For the last several months, I have had the profound honor of working on the play Ten Dollar House for Pride Films and Plays. Easily the toughest role I've ever took on, I play Bob Neal, an interior decorator in 1930's Wisconsin, who falls in love with his handyman while restoring historical buildings. It's an amazing and true story about a committed relationship between two men in a time when being gay was strictly taboo. We follow Bob and his partner Edgar as they fall in love, open a antiques shop/teahouse/restaurant, weather the economic downturn, and figure out how to create a lasting relationship in a time when there was no such thing for men of their persuasion.
Working with Michael Graham, Joe Anderson, Tom Chiola, Jean Marie Koon, and Mindy Barber has been a dream. Michael is a director of great nuance and insight, and helped me mold my performance into something grand yet subtle. Joe has been the best stage partner I've ever had - passionate and fearless in his dedication to the role. Tom, Jean Marie, and Mindy have been a complete pleasure to work with, and have challenged me to dig ever deeper into this character and his relationships. The crew of this show too has been invaluable: our stage manager Albert "Beep" Trefts with his precision and professionalism, our ASM Alicia Crook always being in the right place at the right time with a prop or costume piece, our costume designer Joshua Allard with his genius attention to detail in costuming and his endlessly deep knowledge of period style. Our designers Sarah Lewis (set), Kallie Rolison (Sound), and Aimee Warshal (lights), and Joshua (costumes, of course) has created a beautiful world to live in and explore. And our producer David Zak has been so supportive and helpful through this entire process, it's been an honor to finally work with him.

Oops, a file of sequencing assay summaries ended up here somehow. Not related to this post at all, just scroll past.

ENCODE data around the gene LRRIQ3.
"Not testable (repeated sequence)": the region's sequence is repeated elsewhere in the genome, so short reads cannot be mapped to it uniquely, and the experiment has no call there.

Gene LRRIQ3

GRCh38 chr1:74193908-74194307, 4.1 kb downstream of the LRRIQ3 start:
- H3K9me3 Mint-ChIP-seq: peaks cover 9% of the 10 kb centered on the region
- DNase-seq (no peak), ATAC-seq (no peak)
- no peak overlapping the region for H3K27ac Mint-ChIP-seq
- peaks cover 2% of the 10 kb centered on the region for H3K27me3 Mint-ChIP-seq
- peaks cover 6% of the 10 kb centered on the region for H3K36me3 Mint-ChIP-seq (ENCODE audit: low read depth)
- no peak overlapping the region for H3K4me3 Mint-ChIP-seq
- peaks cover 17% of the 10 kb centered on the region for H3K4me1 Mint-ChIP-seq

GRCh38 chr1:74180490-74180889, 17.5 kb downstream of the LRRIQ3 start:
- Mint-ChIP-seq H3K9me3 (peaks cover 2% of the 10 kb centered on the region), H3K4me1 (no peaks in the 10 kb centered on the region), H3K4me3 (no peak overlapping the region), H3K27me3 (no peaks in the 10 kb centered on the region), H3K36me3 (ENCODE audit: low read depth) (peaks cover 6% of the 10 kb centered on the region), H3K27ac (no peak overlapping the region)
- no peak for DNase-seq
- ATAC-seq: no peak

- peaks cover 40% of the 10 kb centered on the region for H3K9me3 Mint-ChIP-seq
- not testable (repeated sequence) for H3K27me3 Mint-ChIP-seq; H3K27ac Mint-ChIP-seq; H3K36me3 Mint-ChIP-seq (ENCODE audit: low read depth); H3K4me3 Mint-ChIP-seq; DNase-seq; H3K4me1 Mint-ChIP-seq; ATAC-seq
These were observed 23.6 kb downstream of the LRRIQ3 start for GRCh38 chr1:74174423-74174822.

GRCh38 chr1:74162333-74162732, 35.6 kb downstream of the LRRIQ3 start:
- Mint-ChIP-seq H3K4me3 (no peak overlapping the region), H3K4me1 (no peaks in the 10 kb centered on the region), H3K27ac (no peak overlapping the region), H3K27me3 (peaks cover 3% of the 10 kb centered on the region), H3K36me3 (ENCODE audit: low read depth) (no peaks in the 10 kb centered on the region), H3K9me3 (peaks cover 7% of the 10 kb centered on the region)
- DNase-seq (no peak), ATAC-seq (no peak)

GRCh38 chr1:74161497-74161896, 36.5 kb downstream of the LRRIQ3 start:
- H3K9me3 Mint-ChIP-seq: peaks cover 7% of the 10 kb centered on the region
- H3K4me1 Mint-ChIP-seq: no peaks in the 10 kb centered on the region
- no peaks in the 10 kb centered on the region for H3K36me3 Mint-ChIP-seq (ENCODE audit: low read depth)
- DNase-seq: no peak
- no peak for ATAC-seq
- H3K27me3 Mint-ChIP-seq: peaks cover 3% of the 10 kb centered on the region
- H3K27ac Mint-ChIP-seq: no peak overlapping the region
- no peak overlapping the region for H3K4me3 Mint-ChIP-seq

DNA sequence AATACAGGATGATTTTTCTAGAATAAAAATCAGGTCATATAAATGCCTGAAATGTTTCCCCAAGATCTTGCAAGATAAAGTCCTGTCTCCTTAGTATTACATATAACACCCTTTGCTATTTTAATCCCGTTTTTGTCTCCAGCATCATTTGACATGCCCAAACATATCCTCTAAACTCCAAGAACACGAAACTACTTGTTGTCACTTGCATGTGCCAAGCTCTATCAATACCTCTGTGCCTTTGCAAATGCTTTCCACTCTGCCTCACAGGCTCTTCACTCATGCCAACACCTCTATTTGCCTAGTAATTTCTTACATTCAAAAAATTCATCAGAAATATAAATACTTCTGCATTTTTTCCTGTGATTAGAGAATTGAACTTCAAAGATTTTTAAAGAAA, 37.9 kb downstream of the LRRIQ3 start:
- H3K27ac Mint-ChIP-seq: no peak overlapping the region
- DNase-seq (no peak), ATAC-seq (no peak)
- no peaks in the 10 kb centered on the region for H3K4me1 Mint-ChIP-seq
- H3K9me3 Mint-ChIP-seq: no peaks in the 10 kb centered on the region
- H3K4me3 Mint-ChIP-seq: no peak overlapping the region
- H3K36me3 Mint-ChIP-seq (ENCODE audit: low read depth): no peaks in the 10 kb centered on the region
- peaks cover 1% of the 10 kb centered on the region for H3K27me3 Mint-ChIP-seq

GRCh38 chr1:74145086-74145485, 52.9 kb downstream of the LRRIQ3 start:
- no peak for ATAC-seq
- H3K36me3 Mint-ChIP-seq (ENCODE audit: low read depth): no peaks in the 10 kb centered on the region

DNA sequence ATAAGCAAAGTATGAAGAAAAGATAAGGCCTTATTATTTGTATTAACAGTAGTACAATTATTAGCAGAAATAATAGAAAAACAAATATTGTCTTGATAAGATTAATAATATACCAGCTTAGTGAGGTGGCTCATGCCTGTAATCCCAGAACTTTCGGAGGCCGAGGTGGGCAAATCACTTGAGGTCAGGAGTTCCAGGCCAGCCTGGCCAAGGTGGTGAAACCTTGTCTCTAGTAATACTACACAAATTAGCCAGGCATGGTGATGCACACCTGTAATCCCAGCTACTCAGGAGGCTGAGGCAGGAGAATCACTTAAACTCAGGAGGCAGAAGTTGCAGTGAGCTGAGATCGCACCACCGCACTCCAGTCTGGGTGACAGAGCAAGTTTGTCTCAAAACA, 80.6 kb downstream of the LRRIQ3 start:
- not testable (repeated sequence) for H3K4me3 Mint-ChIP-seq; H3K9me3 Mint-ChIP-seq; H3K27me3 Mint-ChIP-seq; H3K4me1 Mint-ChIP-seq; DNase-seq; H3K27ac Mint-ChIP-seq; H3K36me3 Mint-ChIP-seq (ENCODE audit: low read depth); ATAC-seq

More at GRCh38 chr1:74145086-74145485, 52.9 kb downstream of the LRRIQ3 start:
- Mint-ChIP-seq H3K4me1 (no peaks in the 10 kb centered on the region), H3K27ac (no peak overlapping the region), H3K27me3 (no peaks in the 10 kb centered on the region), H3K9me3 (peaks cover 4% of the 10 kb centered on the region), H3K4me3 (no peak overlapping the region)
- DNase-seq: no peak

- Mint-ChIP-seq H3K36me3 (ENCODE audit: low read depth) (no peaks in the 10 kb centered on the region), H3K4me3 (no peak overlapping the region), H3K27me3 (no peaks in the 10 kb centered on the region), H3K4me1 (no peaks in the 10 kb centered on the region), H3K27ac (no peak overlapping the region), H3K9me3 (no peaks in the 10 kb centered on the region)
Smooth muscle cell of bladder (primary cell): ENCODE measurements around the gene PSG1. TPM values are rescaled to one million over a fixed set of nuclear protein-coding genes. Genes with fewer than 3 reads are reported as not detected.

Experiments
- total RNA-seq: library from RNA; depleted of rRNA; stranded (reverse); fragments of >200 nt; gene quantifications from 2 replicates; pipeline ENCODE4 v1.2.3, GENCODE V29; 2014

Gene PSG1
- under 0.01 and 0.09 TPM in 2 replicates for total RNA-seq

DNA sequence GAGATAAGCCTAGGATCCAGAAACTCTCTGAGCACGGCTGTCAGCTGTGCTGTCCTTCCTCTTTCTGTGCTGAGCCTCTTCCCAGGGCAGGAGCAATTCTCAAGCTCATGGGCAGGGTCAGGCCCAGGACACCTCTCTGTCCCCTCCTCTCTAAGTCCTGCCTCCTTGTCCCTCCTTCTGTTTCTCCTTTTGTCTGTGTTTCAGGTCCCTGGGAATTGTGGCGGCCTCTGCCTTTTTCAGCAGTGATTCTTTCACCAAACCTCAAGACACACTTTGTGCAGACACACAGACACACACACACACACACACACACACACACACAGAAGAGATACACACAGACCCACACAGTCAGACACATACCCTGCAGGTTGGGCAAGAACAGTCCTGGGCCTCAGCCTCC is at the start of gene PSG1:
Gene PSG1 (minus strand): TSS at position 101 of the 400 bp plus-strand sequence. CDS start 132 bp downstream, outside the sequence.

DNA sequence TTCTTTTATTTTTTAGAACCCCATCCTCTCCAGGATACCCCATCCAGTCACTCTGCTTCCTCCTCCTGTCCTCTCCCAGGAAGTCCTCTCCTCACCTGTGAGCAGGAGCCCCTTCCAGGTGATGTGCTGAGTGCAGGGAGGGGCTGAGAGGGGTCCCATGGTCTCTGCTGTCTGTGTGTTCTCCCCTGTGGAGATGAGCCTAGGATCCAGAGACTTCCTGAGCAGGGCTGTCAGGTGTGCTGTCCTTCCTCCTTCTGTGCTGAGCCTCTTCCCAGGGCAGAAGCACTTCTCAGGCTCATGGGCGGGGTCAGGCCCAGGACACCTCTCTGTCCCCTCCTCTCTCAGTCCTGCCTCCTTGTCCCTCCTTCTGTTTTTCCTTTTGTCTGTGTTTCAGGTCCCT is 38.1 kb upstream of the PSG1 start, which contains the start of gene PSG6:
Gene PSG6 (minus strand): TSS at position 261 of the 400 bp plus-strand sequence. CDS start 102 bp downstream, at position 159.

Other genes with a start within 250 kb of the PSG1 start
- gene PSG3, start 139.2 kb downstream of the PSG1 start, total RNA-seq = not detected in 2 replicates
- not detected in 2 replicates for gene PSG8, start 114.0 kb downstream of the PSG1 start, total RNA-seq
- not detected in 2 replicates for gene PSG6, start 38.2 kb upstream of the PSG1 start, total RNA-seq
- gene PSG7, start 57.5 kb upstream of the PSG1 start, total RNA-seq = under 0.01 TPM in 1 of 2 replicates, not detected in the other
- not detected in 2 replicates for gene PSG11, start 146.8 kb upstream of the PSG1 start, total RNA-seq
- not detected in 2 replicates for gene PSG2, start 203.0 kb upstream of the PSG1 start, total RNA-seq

Finally, Martha Meyer and Rick Kinnebrew, the writers who brought this story to life so brilliantly, with such poignance and humor. I am forever indebted to them for entrusting me with this role. This is such a wonderful story that speaks to today's issues, while shedding a light on lesser-known rural gay history.
Working on this show has helped me get through one of the worst periods of my life, following the death of my mother. It has given me a greater purpose than simply showing off my acting skills; to share this true story that honors the past while inspiring today's audience has been such a blessing. As an actor who's somewhat uncertain of what the future may hold in terms of a career, it has been cathartic to play Bob Neal, a man who's encountered similar uncertainty in his business and personal life, and has gotten through that uncertainty and the other obstacles that have come his way. It's not always perfect, and he makes mistakes along the way - hell, things that he might regret for the rest of his life. But he sticks to his principles and his goals, and he created something that lasted.
As an artist, I want to create something that lasts, build my own small empire. I want to be my own version of Bob Neal.
We have 8 more performances. Audiences have been so enthusiastic about the show, I received some great feedback from peers and critics, and I even received my first fan mail! As with my Mom, all I have is love and gratitude and respect for those who have made this show possible. Love, Respect, and Gratitude. For always.